As to the argument that the granting of the order constituted a violation of the doctrine of the separation of powers enshrined in the Constitution, he submitted that the courts not only had a right, but an obligation, to supervise or interfere with the exercise by the Government of its executive functions if the Government was acting otherwise then in accordance with the provision of the Constitution. He cited in support the observations of Fitzgerald C.J., in Boland -v- An Taoiseach  IR. 338, of Finlay C.J., in Crotty -v- An Taoiseach  IR. 713 and of Hamilton C.J., in McKenna -v- An Taoiseach (2)  2I.R. 10.
Mr. Durcan further submitted that, since it was accepted by the appellants that the High Court had extensive powers to ensure the protection of constitutional rights as laid down by this court in the State (Quinn) -v- Ryan, the issue raised in these proceedings was as to how the court should have used those powers to ensure the upholding of constitutional rights. That required a consideration of the nature of the constitutional right in question, the nature of the failure to vindicate that right and of how best such a breach could be remedied. He submitted that an analysis conducted in that manner could only lead in the present case to a conclusion that damages would not be an appropriate remedy: where, as here, the right was positive in nature, i.e., a right to have provided adequate services and facilities catering for the special needs of the applicants. He cited in support of that proposition the decision of the United States Supreme Court in Brown -v- Board of Education  US. 483 and Brown -v- Board of Education (2) 349 US. 294, where the court remanded the issue of the full implementation of the constitutional principles to local district courts. That case demonstrated, as did the decisions in Boland and McKenna (2) that, while the primary obligation to uphold the constitutional right of the claimant might rest on a particular body - in this case the executive - circumstances could arise where the court was obliged to intervene, not simply by interfering with the actions of the body, but also by supervising those actions.
He further submitted that this was not a question of the court making policy in violation of the separation of powers, but rather of ensuring that a policy was adopted and implemented which would remedy the breach of the Constitution. In this case, the legitimate concern of the High Court was to ensure that the rights of the applicants were vindicated with suitable expedition: within that framework, it remained for the State to determine how best to satisfy those constitutional rights.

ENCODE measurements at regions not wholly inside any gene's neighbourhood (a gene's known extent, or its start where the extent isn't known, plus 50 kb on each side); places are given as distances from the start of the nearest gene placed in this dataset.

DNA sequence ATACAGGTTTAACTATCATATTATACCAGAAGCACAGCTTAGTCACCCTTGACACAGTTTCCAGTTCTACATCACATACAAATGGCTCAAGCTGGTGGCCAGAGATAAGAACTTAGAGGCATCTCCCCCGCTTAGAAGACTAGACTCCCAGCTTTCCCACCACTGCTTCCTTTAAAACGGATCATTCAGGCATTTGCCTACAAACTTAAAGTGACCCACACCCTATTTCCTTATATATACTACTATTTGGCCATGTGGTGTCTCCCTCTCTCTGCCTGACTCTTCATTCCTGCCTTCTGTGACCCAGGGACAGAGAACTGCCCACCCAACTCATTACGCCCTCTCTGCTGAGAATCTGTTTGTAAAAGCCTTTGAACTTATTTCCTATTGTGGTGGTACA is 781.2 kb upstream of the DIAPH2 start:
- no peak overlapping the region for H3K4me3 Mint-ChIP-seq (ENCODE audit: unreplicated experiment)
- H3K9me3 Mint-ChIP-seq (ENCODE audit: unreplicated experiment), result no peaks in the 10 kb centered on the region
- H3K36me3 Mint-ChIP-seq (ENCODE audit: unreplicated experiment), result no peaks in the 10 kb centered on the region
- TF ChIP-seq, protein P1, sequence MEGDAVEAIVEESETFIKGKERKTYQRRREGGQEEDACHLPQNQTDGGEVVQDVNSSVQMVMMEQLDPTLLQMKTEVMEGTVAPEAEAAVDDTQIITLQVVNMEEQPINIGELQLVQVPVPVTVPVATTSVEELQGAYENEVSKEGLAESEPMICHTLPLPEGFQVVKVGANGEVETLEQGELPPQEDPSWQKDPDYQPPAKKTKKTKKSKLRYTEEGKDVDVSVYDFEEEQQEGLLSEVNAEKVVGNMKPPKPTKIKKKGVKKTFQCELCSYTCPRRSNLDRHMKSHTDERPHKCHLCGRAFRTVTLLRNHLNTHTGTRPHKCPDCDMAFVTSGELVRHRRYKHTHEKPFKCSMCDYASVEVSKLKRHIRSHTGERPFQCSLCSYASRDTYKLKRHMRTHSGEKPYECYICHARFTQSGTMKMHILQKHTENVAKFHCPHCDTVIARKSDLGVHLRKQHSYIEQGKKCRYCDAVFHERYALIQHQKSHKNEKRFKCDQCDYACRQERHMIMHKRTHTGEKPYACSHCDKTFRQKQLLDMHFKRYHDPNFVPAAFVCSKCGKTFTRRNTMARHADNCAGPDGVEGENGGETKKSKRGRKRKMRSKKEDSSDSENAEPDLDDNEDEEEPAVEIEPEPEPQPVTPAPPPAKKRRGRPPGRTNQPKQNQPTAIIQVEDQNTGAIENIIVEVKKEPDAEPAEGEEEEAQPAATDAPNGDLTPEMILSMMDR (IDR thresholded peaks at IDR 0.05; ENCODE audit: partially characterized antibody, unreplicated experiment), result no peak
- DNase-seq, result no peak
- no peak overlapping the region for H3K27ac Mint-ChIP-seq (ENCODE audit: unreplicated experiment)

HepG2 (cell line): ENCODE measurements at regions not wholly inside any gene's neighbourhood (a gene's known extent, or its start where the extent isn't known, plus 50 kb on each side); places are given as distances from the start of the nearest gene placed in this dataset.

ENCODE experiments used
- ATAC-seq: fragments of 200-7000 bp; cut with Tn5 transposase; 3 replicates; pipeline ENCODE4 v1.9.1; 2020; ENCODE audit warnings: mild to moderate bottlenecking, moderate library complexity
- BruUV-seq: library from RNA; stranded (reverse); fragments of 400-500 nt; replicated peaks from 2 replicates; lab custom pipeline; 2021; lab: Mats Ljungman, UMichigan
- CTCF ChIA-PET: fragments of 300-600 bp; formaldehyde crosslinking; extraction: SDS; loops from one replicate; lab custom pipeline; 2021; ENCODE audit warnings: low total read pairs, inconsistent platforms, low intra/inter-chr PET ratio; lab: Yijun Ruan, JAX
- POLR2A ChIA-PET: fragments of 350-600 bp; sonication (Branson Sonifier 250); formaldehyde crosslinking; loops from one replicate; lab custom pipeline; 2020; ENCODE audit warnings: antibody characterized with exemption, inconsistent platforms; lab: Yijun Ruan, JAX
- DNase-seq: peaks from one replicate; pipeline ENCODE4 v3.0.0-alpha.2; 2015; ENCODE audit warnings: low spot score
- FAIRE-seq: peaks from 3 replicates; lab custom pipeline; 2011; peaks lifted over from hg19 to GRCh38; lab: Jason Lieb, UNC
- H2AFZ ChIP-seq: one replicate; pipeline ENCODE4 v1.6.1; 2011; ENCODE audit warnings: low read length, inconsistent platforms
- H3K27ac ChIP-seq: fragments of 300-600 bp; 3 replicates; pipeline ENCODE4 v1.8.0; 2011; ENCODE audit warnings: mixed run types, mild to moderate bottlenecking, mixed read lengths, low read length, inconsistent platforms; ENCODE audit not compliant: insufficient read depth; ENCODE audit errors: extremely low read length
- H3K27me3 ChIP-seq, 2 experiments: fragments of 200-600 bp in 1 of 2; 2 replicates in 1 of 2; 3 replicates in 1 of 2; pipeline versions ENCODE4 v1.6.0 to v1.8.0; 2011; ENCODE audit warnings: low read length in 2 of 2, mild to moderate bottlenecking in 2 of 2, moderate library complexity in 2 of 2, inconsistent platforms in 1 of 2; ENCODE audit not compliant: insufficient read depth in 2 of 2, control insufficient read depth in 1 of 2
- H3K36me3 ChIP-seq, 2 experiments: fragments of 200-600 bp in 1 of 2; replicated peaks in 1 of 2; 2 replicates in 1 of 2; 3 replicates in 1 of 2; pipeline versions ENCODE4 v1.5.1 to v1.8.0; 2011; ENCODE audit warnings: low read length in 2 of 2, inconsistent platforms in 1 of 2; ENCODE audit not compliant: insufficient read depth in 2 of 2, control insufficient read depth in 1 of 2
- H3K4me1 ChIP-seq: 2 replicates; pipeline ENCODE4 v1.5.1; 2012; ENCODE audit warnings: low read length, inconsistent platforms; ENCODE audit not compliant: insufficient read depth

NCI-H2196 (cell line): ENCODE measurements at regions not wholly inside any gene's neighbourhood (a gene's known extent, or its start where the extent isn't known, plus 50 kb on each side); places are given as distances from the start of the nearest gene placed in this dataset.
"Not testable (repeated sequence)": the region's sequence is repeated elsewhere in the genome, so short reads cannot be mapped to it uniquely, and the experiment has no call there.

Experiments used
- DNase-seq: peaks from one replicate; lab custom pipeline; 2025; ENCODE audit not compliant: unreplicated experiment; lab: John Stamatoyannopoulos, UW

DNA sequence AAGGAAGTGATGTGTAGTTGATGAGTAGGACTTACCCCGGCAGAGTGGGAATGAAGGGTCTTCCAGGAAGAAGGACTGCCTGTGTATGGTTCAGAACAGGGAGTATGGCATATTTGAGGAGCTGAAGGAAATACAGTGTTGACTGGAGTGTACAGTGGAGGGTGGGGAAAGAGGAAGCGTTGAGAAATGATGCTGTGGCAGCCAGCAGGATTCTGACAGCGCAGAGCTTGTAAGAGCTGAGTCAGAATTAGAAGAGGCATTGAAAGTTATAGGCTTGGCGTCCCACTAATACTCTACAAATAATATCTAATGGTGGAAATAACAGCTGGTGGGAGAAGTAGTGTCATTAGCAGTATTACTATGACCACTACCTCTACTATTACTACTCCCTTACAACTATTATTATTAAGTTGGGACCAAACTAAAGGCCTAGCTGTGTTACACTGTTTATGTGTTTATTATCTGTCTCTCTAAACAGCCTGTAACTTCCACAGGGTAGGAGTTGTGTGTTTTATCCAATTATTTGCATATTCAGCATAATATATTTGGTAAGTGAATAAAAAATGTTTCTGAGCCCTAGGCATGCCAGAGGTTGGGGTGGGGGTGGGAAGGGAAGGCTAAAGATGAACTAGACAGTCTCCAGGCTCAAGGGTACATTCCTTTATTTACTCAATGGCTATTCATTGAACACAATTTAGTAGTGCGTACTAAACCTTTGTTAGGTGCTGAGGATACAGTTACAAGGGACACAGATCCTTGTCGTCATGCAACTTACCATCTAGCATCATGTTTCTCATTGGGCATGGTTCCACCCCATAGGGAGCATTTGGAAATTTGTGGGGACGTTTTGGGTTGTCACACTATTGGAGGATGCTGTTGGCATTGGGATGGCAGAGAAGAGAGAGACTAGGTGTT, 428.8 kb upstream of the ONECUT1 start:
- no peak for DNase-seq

As to the submission that the court had no jurisdiction to grant a mandatory injunction of this nature, he submitted, that while this might be so in an ordinary lis inter partes, different considerations arose where the court was being asked to ensure the proper protection of constitutional rights. Nor was it a case in which, as the defendants claimed, the court had failed properly to balance the interests of the parties in a proportionate manner: the damage suffered by the applicants in the present case as a result of the absence of the facilities was real and substantial and, given that the appellants themselves had framed the programme which the order of the court required them to implement within the specified time, it could not be said that it imposed a disproportionate burden on them. As to the objection that compliance with the injunction would require constant supervision by the court, he submitted that this alleged difficulty was overstated: the obligations imposed on the applicants by the order were clear and specific and in accordance with their own programme and there should be no need for any supervision of their compliance. The fact that they would have to come to court if they proposed to depart from the time scale prescribed by the court meant that they were in no different position from any other party who was the subject of an injunction and who sought to have its terms varied.
Mr. Durcan submitted that the appellants were, in effect, saying that the courts were precluded from granting mandatory injunctions so as to ensure that the other organs of government carried out their constitutional duties. If that were the law, it would mean that the courts would be powerless to ensure the upholding of the Constitution. In fact, he urged, the courts had on more than one occasion recognised that circumstances could arise in which the courts would grant mandatory relief as against the other organs of government, citing Byrne -v- Ireland  IR. 241. In the present case, the only way in which the applicants’ rights could be upheld was by the granting of such a mandatory injunction.
The Constitutional Rights of the Applicants.
The right claimed on behalf of each of the applicants can be defined as